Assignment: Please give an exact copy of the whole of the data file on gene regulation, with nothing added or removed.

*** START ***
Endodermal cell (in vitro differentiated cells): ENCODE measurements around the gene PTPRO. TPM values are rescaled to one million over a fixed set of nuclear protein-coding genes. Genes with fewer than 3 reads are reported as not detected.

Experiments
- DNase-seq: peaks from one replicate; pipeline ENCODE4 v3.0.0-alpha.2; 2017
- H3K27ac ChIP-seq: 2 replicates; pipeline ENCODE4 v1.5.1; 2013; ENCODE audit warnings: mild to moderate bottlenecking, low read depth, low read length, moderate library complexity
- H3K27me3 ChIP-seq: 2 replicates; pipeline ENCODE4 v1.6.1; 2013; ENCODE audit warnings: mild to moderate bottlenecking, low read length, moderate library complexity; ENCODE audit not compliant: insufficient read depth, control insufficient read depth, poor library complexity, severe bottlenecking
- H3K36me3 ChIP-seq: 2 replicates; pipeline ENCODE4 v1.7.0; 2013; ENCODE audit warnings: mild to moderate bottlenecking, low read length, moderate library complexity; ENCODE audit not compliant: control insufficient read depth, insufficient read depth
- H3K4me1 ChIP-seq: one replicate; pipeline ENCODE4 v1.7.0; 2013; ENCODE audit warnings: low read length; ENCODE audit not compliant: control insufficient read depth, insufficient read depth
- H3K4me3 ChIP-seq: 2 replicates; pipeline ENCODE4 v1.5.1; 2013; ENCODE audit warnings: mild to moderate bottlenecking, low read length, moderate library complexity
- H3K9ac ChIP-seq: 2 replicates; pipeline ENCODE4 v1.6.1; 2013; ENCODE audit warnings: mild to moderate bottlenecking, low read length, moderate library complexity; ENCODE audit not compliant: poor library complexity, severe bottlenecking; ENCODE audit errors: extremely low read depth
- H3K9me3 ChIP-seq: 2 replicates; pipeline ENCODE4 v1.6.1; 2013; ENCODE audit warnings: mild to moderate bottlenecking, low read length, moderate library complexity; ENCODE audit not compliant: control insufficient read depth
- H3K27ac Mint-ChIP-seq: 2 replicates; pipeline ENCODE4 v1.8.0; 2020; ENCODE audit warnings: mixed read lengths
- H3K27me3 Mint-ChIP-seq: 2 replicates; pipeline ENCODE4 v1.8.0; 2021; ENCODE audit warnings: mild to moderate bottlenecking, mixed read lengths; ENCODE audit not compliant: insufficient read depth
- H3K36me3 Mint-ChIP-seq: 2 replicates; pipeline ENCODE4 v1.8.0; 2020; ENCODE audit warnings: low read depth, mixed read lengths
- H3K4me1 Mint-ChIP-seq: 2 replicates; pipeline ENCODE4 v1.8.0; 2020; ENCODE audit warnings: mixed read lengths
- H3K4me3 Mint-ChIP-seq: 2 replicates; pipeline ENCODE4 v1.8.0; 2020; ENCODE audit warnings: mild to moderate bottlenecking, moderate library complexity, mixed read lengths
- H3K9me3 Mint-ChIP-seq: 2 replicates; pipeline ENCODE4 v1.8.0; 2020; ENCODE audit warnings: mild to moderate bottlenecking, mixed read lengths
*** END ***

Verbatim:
Endodermal cell (in vitro differentiated cells): ENCODE measurements around the gene PTPRO. TPM values are rescaled to one million over a fixed set of nuclear protein-coding genes. Genes with fewer than 3 reads are reported as not detected.

Experiments
- DNase-seq: peaks from one replicate; pipeline ENCODE4 v3.0.0-alpha.2; 2017
- H3K27ac ChIP-seq: 2 replicates; pipeline ENCODE4 v1.5.1; 2013; ENCODE audit warnings: mild to moderate bottlenecking, low read depth, low read length, moderate library complexity
- H3K27me3 ChIP-seq: 2 replicates; pipeline ENCODE4 v1.6.1; 2013; ENCODE audit warnings: mild to moderate bottlenecking, low read length, moderate library complexity; ENCODE audit not compliant: insufficient read depth, control insufficient read depth, poor library complexity, severe bottlenecking
- H3K36me3 ChIP-seq: 2 replicates; pipeline ENCODE4 v1.7.0; 2013; ENCODE audit warnings: mild to moderate bottlenecking, low read length, moderate library complexity; ENCODE audit not compliant: control insufficient read depth, insufficient read depth
- H3K4me1 ChIP-seq: one replicate; pipeline ENCODE4 v1.7.0; 2013; ENCODE audit warnings: low read length; ENCODE audit not compliant: control insufficient read depth, insufficient read depth
- H3K4me3 ChIP-seq: 2 replicates; pipeline ENCODE4 v1.5.1; 2013; ENCODE audit warnings: mild to moderate bottlenecking, low read length, moderate library complexity
- H3K9ac ChIP-seq: 2 replicates; pipeline ENCODE4 v1.6.1; 2013; ENCODE audit warnings: mild to moderate bottlenecking, low read length, moderate library complexity; ENCODE audit not compliant: poor library complexity, severe bottlenecking; ENCODE audit errors: extremely low read depth
- H3K9me3 ChIP-seq: 2 replicates; pipeline ENCODE4 v1.6.1; 2013; ENCODE audit warnings: mild to moderate bottlenecking, low read length, moderate library complexity; ENCODE audit not compliant: control insufficient read depth
- H3K27ac Mint-ChIP-seq: 2 replicates; pipeline ENCODE4 v1.8.0; 2020; ENCODE audit warnings: mixed read lengths
- H3K27me3 Mint-ChIP-seq: 2 replicates; pipeline ENCODE4 v1.8.0; 2021; ENCODE audit warnings: mild to moderate bottlenecking, mixed read lengths; ENCODE audit not compliant: insufficient read depth
- H3K36me3 Mint-ChIP-seq: 2 replicates; pipeline ENCODE4 v1.8.0; 2020; ENCODE audit warnings: low read depth, mixed read lengths
- H3K4me1 Mint-ChIP-seq: 2 replicates; pipeline ENCODE4 v1.8.0; 2020; ENCODE audit warnings: mixed read lengths
- H3K4me3 Mint-ChIP-seq: 2 replicates; pipeline ENCODE4 v1.8.0; 2020; ENCODE audit warnings: mild to moderate bottlenecking, moderate library complexity, mixed read lengths
- H3K9me3 Mint-ChIP-seq: 2 replicates; pipeline ENCODE4 v1.8.0; 2020; ENCODE audit warnings: mild to moderate bottlenecking, mixed read lengths